Gennifer Albin Shares Her Query That Worked

I'm lucky (or cunning) enough to have lured yet another successful writer over to my blog for an SAT - Successful Author Talk. SAT authors have conquered the query, slain the synopsis and attained the pinnacle of published. How'd they do it? Let's ask 'em!

So I've got a success story here that is going to make you soooo jealous.  But don't hate Genn because she's beautiful; hate her cause she gained her agent after querying for less than a week! :)  BUT - she's also the kind of success-awesome that spreads the love.  Genn has graciously agreed to share this Query of Rockin', which can be found at the bottom of the SAT.  But don't read ahead, cause there's lots of great advice crammed between here and there.


Gennfer had a misspent youth in theatre and the National Forensic League, where she developed a penchant for the dramatic. In college, she studied literature and vowed to write a book in grad school (and before she had kids). A couple years of teaching and two babies later, things clicked and writing became a way of life.

Are you a Planner or Pantster?

Both. I like to run with the first draft, but I'm more organized with revisions.

How long does it typically take you to write a novel, start to finish?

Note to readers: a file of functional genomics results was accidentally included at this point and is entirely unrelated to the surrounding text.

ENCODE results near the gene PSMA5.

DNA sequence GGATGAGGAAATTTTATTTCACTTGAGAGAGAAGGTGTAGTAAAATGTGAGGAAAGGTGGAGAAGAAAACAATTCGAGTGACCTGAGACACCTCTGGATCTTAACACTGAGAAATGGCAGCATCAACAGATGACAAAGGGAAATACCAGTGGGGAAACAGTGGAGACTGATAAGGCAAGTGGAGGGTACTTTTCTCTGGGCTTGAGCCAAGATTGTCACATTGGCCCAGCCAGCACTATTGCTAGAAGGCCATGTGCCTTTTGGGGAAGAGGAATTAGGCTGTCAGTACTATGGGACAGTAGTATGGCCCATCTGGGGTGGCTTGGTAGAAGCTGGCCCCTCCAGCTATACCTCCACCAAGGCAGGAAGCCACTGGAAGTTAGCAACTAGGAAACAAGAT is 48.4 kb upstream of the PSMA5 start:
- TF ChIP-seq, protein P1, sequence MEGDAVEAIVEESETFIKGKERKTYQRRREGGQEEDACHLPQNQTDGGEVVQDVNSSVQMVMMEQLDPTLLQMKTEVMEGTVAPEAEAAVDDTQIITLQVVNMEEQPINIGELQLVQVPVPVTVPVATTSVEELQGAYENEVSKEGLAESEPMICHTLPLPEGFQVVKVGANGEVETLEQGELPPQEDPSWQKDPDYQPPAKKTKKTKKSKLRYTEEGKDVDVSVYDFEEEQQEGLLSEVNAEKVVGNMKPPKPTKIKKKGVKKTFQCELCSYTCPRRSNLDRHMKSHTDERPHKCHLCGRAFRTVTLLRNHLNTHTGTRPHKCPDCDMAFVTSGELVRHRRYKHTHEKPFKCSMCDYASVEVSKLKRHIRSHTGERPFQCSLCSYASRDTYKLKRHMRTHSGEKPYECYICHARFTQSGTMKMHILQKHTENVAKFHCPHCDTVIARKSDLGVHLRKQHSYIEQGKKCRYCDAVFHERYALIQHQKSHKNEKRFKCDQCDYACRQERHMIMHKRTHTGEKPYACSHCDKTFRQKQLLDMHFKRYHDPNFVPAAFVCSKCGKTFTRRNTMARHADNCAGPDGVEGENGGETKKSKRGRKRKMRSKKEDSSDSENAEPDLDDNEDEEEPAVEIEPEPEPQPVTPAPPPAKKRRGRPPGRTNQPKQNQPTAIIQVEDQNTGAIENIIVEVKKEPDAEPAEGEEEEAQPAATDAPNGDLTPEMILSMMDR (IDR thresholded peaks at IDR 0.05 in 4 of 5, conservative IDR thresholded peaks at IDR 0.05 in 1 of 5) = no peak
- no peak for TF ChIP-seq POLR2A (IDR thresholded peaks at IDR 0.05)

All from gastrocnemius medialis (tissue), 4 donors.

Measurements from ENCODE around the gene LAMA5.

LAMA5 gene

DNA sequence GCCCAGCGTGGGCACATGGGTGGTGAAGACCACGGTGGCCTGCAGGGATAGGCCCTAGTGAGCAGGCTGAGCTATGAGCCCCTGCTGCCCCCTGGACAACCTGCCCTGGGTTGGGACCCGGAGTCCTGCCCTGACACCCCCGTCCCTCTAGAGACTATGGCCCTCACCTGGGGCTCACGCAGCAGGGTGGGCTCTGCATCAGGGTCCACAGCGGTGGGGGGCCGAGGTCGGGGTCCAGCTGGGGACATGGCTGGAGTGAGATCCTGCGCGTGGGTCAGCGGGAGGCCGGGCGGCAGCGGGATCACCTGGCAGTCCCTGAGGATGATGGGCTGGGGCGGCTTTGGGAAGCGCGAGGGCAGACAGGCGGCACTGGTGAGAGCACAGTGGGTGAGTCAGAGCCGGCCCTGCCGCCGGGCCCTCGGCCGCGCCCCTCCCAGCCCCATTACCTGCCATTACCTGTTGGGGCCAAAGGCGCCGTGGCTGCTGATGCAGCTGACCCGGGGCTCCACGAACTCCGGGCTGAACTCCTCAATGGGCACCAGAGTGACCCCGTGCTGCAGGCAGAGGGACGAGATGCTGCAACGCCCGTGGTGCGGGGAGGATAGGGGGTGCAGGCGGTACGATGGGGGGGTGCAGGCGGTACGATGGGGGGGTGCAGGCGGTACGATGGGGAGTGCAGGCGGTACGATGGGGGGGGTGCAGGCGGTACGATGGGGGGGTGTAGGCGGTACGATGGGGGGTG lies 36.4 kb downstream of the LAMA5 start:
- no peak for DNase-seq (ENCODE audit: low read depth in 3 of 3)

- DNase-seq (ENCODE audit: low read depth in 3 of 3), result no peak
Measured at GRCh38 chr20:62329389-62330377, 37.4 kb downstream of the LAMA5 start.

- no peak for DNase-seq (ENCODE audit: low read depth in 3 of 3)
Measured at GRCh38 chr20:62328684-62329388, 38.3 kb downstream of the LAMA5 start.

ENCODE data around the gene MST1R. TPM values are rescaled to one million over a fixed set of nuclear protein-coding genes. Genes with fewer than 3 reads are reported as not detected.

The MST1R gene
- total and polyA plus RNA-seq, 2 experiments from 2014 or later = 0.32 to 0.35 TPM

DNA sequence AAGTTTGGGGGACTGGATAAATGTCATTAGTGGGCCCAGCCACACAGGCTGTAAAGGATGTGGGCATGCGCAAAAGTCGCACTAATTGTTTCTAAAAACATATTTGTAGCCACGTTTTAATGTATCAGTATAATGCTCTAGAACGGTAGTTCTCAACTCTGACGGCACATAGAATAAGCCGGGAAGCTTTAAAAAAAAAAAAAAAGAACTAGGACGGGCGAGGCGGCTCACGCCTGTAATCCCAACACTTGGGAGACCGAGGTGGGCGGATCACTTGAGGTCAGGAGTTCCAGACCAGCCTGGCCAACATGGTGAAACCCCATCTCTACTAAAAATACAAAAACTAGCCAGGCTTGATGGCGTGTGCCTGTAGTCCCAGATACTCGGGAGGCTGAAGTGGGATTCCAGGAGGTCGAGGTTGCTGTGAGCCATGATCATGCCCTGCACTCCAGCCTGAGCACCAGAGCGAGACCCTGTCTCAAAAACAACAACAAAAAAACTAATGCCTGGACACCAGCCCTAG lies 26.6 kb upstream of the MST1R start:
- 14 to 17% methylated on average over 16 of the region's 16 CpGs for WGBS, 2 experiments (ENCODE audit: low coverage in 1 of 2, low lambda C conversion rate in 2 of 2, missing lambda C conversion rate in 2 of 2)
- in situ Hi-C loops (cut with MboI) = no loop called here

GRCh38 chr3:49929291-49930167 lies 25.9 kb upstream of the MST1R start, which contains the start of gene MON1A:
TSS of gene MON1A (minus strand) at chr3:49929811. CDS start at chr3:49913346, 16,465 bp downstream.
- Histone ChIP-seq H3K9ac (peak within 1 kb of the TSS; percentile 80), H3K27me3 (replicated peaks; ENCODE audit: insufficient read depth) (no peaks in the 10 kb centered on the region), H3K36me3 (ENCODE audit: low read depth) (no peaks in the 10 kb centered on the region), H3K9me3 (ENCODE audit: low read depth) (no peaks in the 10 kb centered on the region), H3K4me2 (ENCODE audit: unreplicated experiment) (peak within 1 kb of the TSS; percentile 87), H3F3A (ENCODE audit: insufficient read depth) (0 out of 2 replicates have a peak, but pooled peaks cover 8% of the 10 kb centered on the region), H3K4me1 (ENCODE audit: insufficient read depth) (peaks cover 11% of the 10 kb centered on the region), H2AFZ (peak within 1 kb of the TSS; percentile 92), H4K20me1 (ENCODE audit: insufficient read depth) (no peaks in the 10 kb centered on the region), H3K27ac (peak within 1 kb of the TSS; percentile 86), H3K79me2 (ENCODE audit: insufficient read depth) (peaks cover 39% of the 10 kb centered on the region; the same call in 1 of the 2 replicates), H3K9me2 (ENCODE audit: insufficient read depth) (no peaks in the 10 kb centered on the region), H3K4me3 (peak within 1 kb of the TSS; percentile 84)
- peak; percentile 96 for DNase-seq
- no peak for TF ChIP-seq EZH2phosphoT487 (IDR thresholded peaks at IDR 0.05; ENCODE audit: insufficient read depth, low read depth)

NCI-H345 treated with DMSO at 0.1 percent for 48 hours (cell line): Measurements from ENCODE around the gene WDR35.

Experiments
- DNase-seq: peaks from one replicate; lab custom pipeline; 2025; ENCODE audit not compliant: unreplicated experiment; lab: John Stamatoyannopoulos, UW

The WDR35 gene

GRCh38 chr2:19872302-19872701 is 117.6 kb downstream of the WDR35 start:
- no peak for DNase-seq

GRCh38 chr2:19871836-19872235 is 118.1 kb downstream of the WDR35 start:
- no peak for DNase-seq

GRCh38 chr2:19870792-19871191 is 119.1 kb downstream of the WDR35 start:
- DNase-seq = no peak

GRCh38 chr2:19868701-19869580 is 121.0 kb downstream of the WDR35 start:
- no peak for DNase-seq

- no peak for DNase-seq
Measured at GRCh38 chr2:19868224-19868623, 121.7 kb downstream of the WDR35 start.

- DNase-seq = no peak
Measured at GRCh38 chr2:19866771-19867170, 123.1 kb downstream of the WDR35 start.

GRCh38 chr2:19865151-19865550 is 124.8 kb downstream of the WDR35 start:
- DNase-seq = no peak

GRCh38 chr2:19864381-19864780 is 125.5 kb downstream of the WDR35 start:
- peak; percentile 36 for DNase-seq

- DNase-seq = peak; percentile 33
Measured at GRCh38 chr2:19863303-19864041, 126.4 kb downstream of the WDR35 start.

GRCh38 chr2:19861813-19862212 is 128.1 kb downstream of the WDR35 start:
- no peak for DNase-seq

CREWEL is my first finished novel, and it took 6 months writing 3 hours a day 5 days a week. I'm hoping the sequels will come faster since I have a better sense of the world and characters. I'm aiming to have both sequels done by next May.

Do you work on one project at a time, or are you a multi tasker?

I may scribble ideas for a new project, but I need to stay focused so I can get the most out of my writing time. It can be hard when a new shiny idea comes along, but its worth it when you're looking at the finished draft.

Did you have to overcome any fears that first time you sat down to write?

I think I was scared I wouldn't finish or that the book would suck, but the excitement overcame any real fear I felt. Plus my husband had started teasing me about not finishing, and I'm super competitive.

How many trunked books (if any) did you have before you were agented?

None. I'd jotted down notes for several books and written a couple first chapters, but never finished another book.

Have you ever quit on an ms, and how did you know it was time?

Like I said I started a lot of books but was never serious enough to devote the time to writing they needed. I did have one book I really tried to write before I started CREWEL, and I just had no idea where it was going. I like to think of it as a warm-up project.

Who is your agent and how did you get that "Yes!" out of them?

I'm represented by Mollie Glick of Foundry Literary + Media. I nudged Mollie after I got an offer of representation. I had just started querying the week before, and I wanted to let my list know. Mollie got my email, found my query in her inbox, and called me based on the sample pages. She wanted to feel me out and ask to send the full. We spoke for a while. I sent her my full, and three hours later she asked for a phone call in the morning. We spoke for an hour and a half and then she asked to fly out and meet me. She came in to Kansas City and we spent the afternoon getting to know one another and talking about my book. I had six other enthusiastic offers, but Mollie's passion won me over.